Tax on abandoned lands nothing new
By Madhuri Peiris
The Western Provincial Council (WPC) has imposed a new tax on abandoned lands in the Western Province, taking another step towards controlling the dengue epidemic which has claimed 225 lives up to now. As soon as the tax was announced it had a rippling effect on both residents in the Western Province and politicians.
According to the Chief Minister of the Western Province, Isuru Dewapriya, it is not a new tax that the WPC introduced last week.
Section 247 (d) of the 150-year-old Municipal Council Ordinance imposed a tax on abandoned lands. However, the law remained almost a dead letter up to now. Section 165 (c) of the Urban Council Ordinance and Section 153 of the Local Government Ordinance also clearly mention about the tax. "So, I requested the authorities to go ahead with the Ordinance," he said.
The Chief Minister also said, "I decided to give extra attention to this tax after a small incident which took place last week. I was invited to an opening ceremony of a Dansala in Kottawa on the Esala Poya Day. On my way, I saw a funeral close by Dansala and got to know that the death had occurred due to dengue. While I was there people who gathered near the Dansala started complaining about a stubborn neighbour who had refused to clean his home garden and had even lodged a complaint with the police against those who had requested him several times to keep his land clean. I felt the anger of these people and I could imagine their next reaction.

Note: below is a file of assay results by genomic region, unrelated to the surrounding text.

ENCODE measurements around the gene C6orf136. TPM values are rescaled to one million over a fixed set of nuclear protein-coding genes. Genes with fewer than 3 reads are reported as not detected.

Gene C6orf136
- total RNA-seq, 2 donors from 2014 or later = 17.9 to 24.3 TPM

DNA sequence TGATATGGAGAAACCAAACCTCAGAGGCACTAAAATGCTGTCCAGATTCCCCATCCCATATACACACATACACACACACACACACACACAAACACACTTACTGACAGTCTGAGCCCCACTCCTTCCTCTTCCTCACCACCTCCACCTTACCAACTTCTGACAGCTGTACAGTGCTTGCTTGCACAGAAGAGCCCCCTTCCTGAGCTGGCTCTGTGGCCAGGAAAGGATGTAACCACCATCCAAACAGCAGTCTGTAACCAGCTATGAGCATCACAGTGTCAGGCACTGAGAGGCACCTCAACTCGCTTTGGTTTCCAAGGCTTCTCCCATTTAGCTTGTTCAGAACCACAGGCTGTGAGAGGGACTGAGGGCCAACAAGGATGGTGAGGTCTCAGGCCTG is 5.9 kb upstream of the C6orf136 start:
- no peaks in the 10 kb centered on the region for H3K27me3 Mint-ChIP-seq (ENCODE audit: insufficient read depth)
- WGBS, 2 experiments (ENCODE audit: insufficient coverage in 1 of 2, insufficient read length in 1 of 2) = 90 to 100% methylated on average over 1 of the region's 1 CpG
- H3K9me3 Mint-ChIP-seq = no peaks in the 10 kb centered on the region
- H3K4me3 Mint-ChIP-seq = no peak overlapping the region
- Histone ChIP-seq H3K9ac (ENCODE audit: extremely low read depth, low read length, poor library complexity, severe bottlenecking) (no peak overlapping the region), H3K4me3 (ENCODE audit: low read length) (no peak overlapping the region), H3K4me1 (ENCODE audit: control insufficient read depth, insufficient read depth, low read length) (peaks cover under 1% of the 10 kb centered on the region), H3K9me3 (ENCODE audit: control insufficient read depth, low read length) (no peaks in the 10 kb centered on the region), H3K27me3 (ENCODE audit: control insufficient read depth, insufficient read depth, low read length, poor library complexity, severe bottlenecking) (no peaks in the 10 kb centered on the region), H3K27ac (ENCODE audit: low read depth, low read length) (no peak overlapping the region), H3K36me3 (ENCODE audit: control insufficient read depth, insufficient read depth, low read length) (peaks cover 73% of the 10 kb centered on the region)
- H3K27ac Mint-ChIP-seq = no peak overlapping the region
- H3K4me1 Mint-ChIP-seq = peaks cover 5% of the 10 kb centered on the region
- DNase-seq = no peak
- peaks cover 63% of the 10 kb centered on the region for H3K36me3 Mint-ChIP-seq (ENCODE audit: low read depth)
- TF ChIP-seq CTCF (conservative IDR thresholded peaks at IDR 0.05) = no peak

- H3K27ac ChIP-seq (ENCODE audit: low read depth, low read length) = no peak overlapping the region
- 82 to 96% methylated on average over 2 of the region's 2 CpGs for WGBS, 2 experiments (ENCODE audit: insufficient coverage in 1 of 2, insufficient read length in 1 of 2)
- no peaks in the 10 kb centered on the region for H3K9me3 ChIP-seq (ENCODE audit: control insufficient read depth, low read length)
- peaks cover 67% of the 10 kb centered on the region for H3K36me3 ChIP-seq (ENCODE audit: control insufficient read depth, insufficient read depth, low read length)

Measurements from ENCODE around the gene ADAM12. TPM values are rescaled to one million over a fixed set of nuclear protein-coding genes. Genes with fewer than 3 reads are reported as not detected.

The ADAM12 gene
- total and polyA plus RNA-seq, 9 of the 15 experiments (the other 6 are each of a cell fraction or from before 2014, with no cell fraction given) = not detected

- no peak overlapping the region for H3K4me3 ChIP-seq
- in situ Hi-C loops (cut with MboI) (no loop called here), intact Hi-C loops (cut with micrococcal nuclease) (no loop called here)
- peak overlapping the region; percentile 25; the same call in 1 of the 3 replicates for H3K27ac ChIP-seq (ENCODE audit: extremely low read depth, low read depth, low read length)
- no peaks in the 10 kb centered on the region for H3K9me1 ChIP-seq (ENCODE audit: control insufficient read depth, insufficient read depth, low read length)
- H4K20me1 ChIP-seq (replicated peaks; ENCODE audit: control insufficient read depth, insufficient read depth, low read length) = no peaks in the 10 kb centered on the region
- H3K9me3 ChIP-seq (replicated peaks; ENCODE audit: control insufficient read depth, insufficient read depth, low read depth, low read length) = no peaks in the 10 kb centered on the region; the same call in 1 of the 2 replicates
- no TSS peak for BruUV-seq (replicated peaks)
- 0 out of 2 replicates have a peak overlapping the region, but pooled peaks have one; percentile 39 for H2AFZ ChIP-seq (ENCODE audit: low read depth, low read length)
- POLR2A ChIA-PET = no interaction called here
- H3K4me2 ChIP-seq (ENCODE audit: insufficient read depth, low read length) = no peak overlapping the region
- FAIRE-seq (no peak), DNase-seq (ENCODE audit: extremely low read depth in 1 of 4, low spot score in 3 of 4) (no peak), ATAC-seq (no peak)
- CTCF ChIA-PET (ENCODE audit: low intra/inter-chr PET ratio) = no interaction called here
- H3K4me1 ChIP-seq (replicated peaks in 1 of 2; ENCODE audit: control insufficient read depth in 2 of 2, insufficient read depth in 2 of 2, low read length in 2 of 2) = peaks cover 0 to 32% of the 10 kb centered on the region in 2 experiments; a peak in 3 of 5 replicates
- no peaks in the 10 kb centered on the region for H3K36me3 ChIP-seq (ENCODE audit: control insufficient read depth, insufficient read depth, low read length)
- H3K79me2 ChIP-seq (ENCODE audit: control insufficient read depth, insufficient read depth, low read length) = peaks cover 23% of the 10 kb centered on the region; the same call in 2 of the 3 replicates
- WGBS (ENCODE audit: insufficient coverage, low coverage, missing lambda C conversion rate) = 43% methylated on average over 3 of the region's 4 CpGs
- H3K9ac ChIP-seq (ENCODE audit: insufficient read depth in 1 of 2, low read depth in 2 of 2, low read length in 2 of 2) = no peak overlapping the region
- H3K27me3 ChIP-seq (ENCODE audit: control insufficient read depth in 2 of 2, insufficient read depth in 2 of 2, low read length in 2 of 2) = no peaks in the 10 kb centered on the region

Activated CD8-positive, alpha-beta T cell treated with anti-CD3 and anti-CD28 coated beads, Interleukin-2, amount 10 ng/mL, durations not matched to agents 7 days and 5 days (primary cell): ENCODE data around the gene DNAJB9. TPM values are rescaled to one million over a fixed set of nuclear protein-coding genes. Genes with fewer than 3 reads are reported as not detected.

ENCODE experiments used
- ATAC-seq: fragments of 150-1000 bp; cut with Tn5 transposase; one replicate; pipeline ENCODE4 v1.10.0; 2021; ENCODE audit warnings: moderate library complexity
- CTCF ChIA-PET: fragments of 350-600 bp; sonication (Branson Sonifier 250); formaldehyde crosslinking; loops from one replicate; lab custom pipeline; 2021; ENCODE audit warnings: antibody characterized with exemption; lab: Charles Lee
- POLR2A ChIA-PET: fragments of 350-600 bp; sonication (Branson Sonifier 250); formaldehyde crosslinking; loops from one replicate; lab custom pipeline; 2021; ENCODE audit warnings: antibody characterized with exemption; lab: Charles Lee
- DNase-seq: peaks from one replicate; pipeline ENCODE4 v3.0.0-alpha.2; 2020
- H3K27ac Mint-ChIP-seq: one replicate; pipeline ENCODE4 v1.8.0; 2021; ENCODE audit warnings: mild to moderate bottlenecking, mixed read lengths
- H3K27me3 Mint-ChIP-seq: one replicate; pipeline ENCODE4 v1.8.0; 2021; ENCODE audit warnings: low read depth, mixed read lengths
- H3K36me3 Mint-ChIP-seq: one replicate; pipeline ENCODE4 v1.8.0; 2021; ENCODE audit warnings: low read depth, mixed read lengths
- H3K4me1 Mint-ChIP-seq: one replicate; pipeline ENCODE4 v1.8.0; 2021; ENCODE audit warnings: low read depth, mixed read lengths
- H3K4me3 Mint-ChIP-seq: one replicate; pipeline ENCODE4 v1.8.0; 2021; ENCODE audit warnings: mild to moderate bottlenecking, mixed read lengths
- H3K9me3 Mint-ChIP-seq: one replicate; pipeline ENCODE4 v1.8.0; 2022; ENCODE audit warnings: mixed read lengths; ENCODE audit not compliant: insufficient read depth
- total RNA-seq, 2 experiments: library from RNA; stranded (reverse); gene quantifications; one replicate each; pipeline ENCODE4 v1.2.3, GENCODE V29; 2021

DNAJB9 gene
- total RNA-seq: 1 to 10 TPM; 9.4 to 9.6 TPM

I explained to them about the legal provisions available to settle such issues and left the area promising them a positive solution immediately. So, on the next Monday I ordered the authorities to go ahead with this 2 per cent tax."
The new move will generate a huge income to both Municipal and Urban Councils as the 2 per cent tax would be charged on the total value of the abandoned lands from their owners. Already the Urban Councils in Kaduwela and Kotte have managed to collect large amounts of money from the tax.
Explaining how it is actually going to work, the Chief Minister said if a landowner has been taxed under this category he can visit the relevant authority and request for a time period to clean the land and then avoid paying the tax. But the requested time should not be too long, he added.
Answering a question what the process they would follow to identify a land to impose the 2 per cent tax, he said if a plot of land or a home garden under any Provincial Council that is not used, whether it is for vegetation and is not maintained adequately, the tax of 2 per cent will be imposed. It will be calculated according to the land's current market value and that is why it is going to be very large, the Chief Minister added. "I am not only requesting citizens of the Western Province, but the whole of Sri Lanka, if you have a land that is not maintained and has the possibility of turning into a dengue breeding ground, to clean it before the Municipal Council or other authorities intervene, he further stated.